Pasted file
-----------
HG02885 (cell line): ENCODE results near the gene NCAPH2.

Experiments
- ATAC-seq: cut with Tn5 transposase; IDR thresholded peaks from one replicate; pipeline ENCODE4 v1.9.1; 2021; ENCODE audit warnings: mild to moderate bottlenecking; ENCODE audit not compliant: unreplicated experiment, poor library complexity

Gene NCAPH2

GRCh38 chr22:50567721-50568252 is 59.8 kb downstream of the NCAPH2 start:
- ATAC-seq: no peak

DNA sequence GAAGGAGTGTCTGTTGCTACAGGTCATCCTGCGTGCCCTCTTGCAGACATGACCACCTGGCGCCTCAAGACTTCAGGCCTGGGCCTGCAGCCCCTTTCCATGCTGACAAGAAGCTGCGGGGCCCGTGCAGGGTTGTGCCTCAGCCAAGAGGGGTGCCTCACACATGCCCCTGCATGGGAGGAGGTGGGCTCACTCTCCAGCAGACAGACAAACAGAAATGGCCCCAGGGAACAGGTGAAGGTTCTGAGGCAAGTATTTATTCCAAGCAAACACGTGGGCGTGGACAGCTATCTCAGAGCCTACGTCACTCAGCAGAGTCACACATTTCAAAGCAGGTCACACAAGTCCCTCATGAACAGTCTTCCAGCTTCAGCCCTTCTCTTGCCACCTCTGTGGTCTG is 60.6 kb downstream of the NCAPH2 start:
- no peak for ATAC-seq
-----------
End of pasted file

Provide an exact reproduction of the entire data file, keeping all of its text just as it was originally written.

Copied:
HG02885 (cell line): ENCODE results near the gene NCAPH2.

Experiments
- ATAC-seq: cut with Tn5 transposase; IDR thresholded peaks from one replicate; pipeline ENCODE4 v1.9.1; 2021; ENCODE audit warnings: mild to moderate bottlenecking; ENCODE audit not compliant: unreplicated experiment, poor library complexity

Gene NCAPH2

GRCh38 chr22:50567721-50568252 is 59.8 kb downstream of the NCAPH2 start:
- ATAC-seq: no peak

DNA sequence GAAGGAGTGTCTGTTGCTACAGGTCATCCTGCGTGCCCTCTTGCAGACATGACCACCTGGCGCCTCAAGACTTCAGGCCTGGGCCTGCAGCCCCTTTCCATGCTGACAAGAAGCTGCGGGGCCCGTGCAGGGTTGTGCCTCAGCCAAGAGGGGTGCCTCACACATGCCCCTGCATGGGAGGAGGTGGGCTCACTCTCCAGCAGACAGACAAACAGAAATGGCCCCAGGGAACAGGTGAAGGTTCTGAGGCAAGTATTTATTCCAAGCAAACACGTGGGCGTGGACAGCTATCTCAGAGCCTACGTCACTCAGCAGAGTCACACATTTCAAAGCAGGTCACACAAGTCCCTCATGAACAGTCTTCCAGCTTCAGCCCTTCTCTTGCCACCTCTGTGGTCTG is 60.6 kb downstream of the NCAPH2 start:
- no peak for ATAC-seq